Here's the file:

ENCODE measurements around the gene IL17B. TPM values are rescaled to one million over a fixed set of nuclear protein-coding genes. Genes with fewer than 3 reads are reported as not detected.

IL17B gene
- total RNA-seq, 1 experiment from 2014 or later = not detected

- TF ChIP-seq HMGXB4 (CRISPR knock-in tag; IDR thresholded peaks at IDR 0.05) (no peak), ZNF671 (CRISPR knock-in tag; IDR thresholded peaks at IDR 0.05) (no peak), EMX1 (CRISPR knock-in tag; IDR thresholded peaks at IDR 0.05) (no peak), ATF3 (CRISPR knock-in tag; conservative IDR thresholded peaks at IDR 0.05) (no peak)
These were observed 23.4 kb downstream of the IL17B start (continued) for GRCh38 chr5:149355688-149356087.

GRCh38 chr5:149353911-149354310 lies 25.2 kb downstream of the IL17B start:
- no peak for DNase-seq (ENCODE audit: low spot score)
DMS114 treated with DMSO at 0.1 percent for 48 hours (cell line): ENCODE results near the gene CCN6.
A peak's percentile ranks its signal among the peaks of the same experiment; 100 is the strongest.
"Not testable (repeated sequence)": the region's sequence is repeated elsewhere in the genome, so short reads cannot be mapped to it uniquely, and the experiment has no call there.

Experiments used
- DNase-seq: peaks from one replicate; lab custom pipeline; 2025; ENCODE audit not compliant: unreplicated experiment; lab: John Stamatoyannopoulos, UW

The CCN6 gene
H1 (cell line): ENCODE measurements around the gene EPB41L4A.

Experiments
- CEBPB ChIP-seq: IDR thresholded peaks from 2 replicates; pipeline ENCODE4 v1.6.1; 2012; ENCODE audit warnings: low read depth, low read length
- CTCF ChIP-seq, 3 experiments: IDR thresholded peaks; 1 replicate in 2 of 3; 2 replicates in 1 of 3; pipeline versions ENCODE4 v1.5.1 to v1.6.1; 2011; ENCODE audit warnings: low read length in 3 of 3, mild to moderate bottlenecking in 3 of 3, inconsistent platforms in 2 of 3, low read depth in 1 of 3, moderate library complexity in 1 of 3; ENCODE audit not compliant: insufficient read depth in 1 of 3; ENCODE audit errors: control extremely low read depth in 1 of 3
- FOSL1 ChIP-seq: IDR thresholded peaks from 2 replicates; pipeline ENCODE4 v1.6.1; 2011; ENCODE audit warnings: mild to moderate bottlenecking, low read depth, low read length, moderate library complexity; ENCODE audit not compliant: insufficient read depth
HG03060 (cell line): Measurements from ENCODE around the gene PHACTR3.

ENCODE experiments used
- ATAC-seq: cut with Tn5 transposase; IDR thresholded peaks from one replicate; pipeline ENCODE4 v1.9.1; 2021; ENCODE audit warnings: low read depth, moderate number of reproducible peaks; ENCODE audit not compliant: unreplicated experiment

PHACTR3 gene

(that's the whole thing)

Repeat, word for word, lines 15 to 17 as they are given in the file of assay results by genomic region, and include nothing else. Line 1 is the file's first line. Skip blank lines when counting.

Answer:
Experiments
- CEBPB ChIP-seq: IDR thresholded peaks from 2 replicates; pipeline ENCODE4 v1.6.1; 2012; ENCODE audit warnings: low read depth, low read length
- CTCF ChIP-seq, 3 experiments: IDR thresholded peaks; 1 replicate in 2 of 3; 2 replicates in 1 of 3; pipeline versions ENCODE4 v1.5.1 to v1.6.1; 2011; ENCODE audit warnings: low read length in 3 of 3, mild to moderate bottlenecking in 3 of 3, inconsistent platforms in 2 of 3, low read depth in 1 of 3, moderate library complexity in 1 of 3; ENCODE audit not compliant: insufficient read depth in 1 of 3; ENCODE audit errors: control extremely low read depth in 1 of 3